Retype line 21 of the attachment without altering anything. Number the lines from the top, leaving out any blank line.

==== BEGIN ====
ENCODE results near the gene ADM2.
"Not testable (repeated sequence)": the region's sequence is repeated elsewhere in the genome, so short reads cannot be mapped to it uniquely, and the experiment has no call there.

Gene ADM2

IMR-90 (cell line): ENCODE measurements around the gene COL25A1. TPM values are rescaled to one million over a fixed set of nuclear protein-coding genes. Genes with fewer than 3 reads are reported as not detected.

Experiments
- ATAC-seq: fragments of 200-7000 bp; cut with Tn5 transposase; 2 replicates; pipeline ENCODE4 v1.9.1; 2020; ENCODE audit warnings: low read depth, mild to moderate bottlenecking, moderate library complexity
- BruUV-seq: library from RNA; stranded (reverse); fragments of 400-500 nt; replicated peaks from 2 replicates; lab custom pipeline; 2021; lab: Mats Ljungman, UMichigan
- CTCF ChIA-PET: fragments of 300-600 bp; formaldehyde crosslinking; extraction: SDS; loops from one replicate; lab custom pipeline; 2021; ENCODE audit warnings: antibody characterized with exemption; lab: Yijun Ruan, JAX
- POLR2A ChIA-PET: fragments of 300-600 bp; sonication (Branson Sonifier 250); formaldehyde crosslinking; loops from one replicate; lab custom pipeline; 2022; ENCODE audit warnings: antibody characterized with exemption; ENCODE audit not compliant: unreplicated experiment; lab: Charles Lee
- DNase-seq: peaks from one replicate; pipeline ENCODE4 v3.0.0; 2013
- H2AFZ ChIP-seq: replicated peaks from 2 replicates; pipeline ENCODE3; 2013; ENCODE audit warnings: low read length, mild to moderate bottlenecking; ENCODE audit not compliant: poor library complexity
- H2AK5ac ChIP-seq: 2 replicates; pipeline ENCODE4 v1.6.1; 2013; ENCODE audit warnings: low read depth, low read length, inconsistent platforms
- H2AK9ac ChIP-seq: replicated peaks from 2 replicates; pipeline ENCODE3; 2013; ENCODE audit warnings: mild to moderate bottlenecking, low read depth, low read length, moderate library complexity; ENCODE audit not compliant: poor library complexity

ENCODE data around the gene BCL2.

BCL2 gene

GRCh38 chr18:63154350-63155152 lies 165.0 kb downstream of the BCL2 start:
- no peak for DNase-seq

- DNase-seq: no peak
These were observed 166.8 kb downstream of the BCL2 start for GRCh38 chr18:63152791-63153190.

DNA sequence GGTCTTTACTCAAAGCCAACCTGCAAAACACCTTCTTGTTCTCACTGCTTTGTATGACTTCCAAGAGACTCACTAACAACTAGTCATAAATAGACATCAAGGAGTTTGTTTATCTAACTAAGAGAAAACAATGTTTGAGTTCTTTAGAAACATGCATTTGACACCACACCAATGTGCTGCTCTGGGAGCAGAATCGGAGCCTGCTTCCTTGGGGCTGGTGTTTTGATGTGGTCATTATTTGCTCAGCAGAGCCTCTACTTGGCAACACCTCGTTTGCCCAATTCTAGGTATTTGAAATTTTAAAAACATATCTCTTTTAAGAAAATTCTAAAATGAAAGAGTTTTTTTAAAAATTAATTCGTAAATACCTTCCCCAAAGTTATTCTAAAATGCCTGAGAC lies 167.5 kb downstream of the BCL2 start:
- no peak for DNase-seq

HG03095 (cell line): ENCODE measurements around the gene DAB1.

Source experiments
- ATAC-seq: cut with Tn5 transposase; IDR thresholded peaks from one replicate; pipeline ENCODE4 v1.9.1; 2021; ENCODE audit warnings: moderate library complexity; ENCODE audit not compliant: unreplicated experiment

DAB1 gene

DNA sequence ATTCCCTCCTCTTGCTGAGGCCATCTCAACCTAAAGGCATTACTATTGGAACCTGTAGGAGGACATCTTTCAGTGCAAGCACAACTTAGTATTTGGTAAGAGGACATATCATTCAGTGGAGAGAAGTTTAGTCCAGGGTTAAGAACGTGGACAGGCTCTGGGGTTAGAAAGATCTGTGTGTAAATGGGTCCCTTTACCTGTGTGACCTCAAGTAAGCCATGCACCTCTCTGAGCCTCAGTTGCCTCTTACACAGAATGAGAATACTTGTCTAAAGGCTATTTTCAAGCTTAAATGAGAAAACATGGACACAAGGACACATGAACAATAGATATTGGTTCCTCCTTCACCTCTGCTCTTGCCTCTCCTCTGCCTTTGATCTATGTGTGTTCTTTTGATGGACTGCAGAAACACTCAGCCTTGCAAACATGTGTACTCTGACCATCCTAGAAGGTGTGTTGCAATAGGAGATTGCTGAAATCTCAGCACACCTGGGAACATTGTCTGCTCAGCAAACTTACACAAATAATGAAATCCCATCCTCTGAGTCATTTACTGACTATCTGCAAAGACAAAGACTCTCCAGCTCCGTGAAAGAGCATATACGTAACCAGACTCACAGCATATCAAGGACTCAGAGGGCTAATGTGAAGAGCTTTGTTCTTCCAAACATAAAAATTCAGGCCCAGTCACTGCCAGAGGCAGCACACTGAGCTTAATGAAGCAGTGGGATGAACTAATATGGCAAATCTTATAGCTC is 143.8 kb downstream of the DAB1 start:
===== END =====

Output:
- no peak for DNase-seq